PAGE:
The article highlights the traumatic impact of intimate partner domestic violence
(IPDV) on women, the complexity of their responses to it, its impact on their
identities, and their resulting social position in Europe. An exploration of the
intersectionalities between IPDV and mental distress within the context of negative social attitudes toward IPDV victims follows, highlighting the psychosocial significance of experiencing IPDV for the internalized social exclusion of victims of this type of violence. In this context it is further attempted to understand the seemingly contradictory behaviour of women experiencing IPDV in disclosing their experience and in living with, and leaving, the perpetrator. Prevalence statistics indicate the high rate of mental distress among IPDV women victims, as well as the types such distress takes. The relevance of these intersectionalities for mental health providers and workers in domestic violence services is further explored, including their distancing stance toward women experiencing both IPDV and mental distress.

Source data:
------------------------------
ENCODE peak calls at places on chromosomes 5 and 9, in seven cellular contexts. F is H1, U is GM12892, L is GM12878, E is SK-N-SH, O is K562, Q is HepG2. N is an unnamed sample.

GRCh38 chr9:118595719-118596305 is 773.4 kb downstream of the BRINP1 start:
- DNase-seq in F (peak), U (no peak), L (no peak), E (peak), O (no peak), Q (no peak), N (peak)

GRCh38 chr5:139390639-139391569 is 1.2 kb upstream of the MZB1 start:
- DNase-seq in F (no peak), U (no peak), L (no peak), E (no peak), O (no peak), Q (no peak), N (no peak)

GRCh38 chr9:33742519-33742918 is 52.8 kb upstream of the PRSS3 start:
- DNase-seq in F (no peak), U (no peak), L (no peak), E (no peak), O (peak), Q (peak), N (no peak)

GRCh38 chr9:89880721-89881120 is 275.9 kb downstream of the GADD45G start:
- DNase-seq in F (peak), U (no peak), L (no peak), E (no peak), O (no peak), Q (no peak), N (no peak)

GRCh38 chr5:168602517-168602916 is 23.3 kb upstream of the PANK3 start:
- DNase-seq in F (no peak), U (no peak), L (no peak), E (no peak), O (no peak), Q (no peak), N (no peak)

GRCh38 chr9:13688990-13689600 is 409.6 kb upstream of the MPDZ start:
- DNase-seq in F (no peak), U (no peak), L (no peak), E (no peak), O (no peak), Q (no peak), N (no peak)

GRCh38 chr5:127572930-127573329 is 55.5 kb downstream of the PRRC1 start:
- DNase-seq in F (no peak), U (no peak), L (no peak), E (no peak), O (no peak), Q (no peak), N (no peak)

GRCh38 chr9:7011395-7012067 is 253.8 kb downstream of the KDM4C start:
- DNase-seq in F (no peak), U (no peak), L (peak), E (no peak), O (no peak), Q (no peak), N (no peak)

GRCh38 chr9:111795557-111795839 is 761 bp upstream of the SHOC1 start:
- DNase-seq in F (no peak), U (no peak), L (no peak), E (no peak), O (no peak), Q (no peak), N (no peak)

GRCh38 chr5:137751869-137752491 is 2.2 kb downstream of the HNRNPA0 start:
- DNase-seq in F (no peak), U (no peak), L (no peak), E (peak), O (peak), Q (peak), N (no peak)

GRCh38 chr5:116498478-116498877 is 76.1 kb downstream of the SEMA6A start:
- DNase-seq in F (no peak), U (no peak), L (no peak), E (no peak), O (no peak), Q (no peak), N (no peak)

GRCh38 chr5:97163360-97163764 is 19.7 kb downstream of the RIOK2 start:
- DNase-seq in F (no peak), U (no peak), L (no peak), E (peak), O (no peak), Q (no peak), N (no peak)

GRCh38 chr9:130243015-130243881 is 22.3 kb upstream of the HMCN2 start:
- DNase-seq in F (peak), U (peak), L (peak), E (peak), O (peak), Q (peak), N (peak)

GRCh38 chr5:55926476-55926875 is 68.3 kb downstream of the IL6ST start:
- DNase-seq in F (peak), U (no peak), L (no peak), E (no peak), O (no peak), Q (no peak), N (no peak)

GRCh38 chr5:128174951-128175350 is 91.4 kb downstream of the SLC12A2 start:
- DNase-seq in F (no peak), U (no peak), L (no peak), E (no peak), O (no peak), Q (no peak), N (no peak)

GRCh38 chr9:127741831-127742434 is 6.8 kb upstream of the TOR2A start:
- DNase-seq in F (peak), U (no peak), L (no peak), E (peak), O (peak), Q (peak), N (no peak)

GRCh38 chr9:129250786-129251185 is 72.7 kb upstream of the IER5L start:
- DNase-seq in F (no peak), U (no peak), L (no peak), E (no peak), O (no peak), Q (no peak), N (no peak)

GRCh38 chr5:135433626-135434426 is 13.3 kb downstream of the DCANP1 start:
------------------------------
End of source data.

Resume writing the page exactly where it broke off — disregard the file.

A case is put forward for applying the new meaning of recovery in mental health to women experiencing IPDV. That approach has the potential to provide a positive contribution, enabling them to move from being victims to becoming survivors, while taking into account several related intersectional connections
Original languageEnglish
Pages (from-to)76-100
Issue number2
Publication statusPublished - 23 Jun 2015


  • intimate partner domestic violence
  • women experiencing IPDV
  • intersectionalities
  • European context
  • social exclusion and social inclusion


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